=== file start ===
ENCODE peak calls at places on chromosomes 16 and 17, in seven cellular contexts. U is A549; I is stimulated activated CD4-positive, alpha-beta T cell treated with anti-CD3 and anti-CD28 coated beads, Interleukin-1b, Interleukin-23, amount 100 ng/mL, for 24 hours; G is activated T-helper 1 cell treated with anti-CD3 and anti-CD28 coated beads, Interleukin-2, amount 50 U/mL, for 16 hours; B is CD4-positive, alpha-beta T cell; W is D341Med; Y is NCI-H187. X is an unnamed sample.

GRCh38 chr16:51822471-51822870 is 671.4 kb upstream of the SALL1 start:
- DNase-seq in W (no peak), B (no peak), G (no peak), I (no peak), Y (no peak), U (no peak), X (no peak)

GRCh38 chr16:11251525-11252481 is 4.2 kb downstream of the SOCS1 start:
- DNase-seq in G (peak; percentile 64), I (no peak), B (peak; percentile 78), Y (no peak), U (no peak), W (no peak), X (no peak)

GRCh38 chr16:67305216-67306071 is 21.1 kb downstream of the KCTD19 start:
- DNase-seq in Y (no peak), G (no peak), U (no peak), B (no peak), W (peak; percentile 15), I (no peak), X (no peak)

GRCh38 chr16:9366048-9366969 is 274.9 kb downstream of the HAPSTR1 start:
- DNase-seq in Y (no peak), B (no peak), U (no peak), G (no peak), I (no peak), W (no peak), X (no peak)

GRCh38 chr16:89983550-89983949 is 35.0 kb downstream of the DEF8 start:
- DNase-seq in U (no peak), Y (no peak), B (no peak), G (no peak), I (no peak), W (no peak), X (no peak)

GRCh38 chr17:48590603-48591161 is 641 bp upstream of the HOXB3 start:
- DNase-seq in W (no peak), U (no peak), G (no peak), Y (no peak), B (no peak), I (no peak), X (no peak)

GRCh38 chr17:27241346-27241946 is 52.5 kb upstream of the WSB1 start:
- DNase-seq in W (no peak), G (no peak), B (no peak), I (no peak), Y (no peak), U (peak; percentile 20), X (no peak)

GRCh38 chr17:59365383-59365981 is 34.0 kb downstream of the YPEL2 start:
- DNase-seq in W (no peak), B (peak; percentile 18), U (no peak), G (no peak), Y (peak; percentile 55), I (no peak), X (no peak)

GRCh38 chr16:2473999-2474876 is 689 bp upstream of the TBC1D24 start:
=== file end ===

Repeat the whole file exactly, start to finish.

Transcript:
ENCODE peak calls at places on chromosomes 16 and 17, in seven cellular contexts. U is A549; I is stimulated activated CD4-positive, alpha-beta T cell treated with anti-CD3 and anti-CD28 coated beads, Interleukin-1b, Interleukin-23, amount 100 ng/mL, for 24 hours; G is activated T-helper 1 cell treated with anti-CD3 and anti-CD28 coated beads, Interleukin-2, amount 50 U/mL, for 16 hours; B is CD4-positive, alpha-beta T cell; W is D341Med; Y is NCI-H187. X is an unnamed sample.

GRCh38 chr16:51822471-51822870 is 671.4 kb upstream of the SALL1 start:
- DNase-seq in W (no peak), B (no peak), G (no peak), I (no peak), Y (no peak), U (no peak), X (no peak)

GRCh38 chr16:11251525-11252481 is 4.2 kb downstream of the SOCS1 start:
- DNase-seq in G (peak; percentile 64), I (no peak), B (peak; percentile 78), Y (no peak), U (no peak), W (no peak), X (no peak)

GRCh38 chr16:67305216-67306071 is 21.1 kb downstream of the KCTD19 start:
- DNase-seq in Y (no peak), G (no peak), U (no peak), B (no peak), W (peak; percentile 15), I (no peak), X (no peak)

GRCh38 chr16:9366048-9366969 is 274.9 kb downstream of the HAPSTR1 start:
- DNase-seq in Y (no peak), B (no peak), U (no peak), G (no peak), I (no peak), W (no peak), X (no peak)

GRCh38 chr16:89983550-89983949 is 35.0 kb downstream of the DEF8 start:
- DNase-seq in U (no peak), Y (no peak), B (no peak), G (no peak), I (no peak), W (no peak), X (no peak)

GRCh38 chr17:48590603-48591161 is 641 bp upstream of the HOXB3 start:
- DNase-seq in W (no peak), U (no peak), G (no peak), Y (no peak), B (no peak), I (no peak), X (no peak)

GRCh38 chr17:27241346-27241946 is 52.5 kb upstream of the WSB1 start:
- DNase-seq in W (no peak), G (no peak), B (no peak), I (no peak), Y (no peak), U (peak; percentile 20), X (no peak)

GRCh38 chr17:59365383-59365981 is 34.0 kb downstream of the YPEL2 start:
- DNase-seq in W (no peak), B (peak; percentile 18), U (no peak), G (no peak), Y (peak; percentile 55), I (no peak), X (no peak)

GRCh38 chr16:2473999-2474876 is 689 bp upstream of the TBC1D24 start: